The most memorable part of the book is the process of categorization of the world into four levels, rather than the usual binaries of developed/developing or first/third. Each level has its markers. For example, on level one people get around on their feet. At level two they might have a bicycle or pack animal. At level three people will have access to small motorized transport, like a motorcycle or a moped. At level four, people drive cars. Or for dental hygiene: Level one means using a stick or rag to brush teeth. Level two means that you have a toothbrush but you share it with other people in your family. Level three means you get your own toothbrush, and at level four it’s electric.

“Without world peace, you can forget about all other global progress.”

The overarching theme of the book is that people are, in general, moving up these levels rather than down. I won’t attempt to make the case here, but I will say that if you’re curious, read the book. It’s worthwhile.

On climate change, the authors write: “In these circumstances, it is a testament to the blame instinct how easily we in the West seem to shift responsibility away from ourselves and onto others. We say that “they” cannot live like us. The right thing to say is, “We cannot live like us.”

★ The Unsettlers: In Search of the Good Life in Today’s America

by Mark Sundeen, finished October 9, 2019

When I was in college I read The Unsettling of America, written by Wendell Berry (who was recently profiled by Vox), which argued for a renewed focus on rural and agrarian life as the solution to America’s problems. This book, published forty years later in 2017, profiles three couples who are trying to put Berry’s ideas into practice. One couple lives in rural Missouri, another in Detroit, and the third outside of Missoula, Montana.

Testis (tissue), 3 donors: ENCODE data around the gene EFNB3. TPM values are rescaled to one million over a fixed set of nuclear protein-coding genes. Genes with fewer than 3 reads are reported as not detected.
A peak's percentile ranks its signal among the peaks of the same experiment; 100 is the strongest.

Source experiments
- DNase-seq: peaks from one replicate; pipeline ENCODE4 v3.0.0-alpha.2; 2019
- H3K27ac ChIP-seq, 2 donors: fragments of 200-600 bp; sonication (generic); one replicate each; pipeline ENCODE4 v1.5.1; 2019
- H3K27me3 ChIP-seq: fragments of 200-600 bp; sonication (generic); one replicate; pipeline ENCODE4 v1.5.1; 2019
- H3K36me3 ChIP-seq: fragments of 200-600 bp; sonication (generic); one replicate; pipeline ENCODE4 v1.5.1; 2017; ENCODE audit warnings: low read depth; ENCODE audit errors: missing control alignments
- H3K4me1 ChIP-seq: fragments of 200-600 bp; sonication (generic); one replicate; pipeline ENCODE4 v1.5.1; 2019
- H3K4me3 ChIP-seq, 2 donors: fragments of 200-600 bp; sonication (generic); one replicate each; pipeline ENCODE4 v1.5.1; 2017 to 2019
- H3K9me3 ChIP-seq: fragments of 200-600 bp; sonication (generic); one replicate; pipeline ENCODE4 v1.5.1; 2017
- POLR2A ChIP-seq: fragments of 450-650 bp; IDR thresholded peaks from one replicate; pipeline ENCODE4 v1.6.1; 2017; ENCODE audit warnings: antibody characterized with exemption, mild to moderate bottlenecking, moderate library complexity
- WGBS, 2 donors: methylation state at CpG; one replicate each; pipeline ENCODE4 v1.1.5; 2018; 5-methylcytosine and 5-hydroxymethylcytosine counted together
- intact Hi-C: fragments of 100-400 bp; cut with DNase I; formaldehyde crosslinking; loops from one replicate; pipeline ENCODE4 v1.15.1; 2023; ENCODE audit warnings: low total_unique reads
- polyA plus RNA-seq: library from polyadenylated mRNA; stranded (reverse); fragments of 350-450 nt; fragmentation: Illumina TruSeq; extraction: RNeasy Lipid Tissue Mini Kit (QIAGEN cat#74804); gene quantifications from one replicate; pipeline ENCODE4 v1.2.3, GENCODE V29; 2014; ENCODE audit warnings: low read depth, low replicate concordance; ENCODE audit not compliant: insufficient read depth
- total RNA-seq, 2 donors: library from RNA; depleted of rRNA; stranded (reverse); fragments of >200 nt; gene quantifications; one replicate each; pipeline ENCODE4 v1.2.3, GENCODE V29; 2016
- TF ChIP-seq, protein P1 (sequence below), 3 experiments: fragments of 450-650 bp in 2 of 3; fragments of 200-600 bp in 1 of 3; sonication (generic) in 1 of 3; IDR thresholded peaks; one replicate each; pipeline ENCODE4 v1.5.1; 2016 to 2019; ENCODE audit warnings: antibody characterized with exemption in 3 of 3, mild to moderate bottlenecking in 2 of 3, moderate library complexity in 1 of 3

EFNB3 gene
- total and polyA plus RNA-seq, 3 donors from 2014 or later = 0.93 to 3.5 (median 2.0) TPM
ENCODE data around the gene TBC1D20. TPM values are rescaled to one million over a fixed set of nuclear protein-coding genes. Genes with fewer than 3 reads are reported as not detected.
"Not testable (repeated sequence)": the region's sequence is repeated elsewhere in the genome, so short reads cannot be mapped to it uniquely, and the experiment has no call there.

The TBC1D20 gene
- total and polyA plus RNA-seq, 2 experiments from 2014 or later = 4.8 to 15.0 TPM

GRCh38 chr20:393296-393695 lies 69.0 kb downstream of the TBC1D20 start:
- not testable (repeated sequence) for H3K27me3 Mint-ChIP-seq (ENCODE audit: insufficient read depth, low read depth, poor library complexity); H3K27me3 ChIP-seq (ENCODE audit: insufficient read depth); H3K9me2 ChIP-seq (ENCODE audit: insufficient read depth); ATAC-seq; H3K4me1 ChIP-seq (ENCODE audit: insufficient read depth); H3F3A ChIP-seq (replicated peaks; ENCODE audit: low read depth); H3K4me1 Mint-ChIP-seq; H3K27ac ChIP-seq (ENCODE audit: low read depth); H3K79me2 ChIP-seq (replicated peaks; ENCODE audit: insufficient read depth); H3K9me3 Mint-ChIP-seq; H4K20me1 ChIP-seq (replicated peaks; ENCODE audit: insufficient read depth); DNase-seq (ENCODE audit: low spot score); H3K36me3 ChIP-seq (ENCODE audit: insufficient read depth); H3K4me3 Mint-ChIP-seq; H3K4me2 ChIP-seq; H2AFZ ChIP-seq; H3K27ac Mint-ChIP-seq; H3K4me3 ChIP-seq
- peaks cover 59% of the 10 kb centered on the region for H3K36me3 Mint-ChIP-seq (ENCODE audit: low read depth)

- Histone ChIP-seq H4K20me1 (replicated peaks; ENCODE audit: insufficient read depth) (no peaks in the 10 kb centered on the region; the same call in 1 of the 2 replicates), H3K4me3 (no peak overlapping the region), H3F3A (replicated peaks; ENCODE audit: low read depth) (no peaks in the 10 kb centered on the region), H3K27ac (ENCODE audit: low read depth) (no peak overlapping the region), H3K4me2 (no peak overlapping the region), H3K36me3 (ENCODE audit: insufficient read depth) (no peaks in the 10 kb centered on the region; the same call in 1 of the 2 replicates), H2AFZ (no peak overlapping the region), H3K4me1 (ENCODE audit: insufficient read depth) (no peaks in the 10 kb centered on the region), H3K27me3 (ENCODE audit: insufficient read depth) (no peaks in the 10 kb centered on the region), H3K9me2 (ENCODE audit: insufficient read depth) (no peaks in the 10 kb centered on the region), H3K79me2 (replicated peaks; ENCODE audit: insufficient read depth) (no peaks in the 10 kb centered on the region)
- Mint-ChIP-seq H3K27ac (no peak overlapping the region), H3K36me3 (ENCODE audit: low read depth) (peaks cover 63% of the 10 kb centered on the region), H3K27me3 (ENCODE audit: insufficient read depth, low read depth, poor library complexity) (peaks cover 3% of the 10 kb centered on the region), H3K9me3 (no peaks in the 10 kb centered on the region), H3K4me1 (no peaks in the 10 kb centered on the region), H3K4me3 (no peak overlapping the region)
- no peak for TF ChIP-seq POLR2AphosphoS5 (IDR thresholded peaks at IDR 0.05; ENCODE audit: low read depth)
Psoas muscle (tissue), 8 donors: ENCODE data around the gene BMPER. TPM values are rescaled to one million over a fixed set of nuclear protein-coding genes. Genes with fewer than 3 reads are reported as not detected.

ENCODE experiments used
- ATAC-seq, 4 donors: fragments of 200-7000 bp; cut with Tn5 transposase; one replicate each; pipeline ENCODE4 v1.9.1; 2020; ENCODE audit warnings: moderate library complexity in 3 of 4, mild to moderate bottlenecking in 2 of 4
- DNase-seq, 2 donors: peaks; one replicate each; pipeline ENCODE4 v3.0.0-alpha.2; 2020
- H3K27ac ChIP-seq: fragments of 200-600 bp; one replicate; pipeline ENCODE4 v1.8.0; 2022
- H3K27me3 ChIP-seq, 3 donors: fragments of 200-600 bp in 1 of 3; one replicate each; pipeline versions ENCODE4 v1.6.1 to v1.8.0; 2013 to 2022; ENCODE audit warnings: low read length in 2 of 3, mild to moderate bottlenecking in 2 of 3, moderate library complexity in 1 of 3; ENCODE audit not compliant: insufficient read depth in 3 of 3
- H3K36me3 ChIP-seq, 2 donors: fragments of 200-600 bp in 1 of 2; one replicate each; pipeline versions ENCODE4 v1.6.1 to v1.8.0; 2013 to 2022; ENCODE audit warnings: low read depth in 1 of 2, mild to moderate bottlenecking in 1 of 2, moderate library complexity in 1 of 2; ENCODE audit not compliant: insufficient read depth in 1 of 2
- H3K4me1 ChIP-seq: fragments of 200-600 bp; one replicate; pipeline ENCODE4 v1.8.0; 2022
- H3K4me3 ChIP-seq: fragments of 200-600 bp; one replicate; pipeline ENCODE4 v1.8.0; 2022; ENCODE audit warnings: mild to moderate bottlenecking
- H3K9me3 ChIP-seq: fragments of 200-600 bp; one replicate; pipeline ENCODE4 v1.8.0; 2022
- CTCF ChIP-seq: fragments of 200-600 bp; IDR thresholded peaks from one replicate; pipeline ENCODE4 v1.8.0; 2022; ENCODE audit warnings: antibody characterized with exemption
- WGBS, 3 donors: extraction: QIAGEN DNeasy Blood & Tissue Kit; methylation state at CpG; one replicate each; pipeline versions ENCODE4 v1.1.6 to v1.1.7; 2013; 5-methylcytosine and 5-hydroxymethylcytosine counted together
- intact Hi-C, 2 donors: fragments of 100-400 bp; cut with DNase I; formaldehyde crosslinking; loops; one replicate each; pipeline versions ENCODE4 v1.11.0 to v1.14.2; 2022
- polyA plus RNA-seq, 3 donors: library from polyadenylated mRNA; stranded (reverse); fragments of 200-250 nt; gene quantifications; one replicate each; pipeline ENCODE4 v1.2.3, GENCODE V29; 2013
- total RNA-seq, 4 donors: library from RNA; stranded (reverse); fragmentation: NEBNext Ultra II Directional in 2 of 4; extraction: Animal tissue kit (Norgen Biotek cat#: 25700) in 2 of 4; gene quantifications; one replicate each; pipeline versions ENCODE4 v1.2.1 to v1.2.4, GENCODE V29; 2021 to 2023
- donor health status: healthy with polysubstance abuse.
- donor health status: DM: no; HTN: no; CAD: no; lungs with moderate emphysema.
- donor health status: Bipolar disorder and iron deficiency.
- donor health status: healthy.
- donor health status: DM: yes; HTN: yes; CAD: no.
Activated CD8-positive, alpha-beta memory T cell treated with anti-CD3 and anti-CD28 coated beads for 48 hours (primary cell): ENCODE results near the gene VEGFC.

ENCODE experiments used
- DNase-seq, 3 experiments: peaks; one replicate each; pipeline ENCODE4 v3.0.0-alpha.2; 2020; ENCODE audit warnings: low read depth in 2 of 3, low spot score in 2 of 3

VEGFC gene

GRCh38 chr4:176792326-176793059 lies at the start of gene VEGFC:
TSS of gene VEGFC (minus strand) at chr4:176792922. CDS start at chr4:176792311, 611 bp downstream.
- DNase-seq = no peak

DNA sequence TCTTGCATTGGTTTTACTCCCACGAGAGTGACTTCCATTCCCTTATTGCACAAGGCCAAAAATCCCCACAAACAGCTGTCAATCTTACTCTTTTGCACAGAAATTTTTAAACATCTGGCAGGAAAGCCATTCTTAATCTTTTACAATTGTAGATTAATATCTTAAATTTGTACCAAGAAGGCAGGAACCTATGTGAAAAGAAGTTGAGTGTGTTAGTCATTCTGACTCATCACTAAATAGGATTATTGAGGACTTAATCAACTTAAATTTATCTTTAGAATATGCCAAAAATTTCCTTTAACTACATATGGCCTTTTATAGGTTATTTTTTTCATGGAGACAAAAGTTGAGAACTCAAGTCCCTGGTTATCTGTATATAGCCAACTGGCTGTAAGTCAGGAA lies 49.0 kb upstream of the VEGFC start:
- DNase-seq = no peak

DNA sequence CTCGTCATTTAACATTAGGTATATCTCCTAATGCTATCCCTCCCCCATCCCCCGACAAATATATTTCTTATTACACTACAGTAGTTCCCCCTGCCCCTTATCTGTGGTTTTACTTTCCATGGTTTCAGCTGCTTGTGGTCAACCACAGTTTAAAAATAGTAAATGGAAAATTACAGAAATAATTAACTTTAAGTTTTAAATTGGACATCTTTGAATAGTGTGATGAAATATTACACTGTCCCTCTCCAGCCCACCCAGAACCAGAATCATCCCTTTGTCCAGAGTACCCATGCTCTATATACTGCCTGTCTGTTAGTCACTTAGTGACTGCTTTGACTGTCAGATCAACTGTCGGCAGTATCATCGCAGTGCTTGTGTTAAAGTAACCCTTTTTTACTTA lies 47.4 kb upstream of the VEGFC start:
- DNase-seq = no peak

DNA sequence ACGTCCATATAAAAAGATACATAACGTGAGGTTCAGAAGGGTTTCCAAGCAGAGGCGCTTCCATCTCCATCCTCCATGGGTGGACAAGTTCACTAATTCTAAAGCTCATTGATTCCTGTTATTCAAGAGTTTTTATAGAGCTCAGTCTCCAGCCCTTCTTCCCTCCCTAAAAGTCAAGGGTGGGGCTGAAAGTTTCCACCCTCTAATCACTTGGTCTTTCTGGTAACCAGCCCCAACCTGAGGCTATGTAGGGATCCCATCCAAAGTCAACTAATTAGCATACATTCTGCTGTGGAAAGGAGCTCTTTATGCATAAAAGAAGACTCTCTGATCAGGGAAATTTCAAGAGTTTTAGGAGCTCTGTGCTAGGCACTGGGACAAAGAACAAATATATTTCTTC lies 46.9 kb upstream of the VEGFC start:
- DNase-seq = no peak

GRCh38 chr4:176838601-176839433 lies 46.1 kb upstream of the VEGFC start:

I’ve long romanticized moving “back to the land,” but I’m now old enough to know that I’m not enough of a zealot to make it work. I think I’d be happy with a garden and a goat or two. With that in mind, I loved this book for its realistic assessment of the triumphs and struggles faced by these people. And the writing was top notch, too. A bit like The Unwinding, by George Packer, which remains one of the best non-fiction books I’ve ever read.

Dive Into Inquiry: Amplify Learning and Empower Student Voice

by Trevor McKenzie, finished November 27

I picked up this book to learn more about inquiry-based teaching and I only wish it were longer and more comprehensive. One of the interesting practices that the author proposes is including students in designing the course at the beginning of the term. Of course there are certain things that must be covered, about which the author writes:

“All courses include a particular amount of ‘must-know’ material determined by our respective governing bodies of education. My job during the course co-design is to ensure this must-know material is included in our plan.”

He also stresses a scaffolded process of integrating inquiry-based learning:

  1. Structured Inquiry: Students follow the lead of the teacher as the entire class engages in one inquiry together.
  2. Controlled Inquiry: Teacher chooses topics and identifies the resources students will use to answer questions.
  3. Guided Inquiry: Teacher chooses topics and questions while students design product or solution.
  4. Free Inquiry: Students choose topics without reference to any prescribed outcome.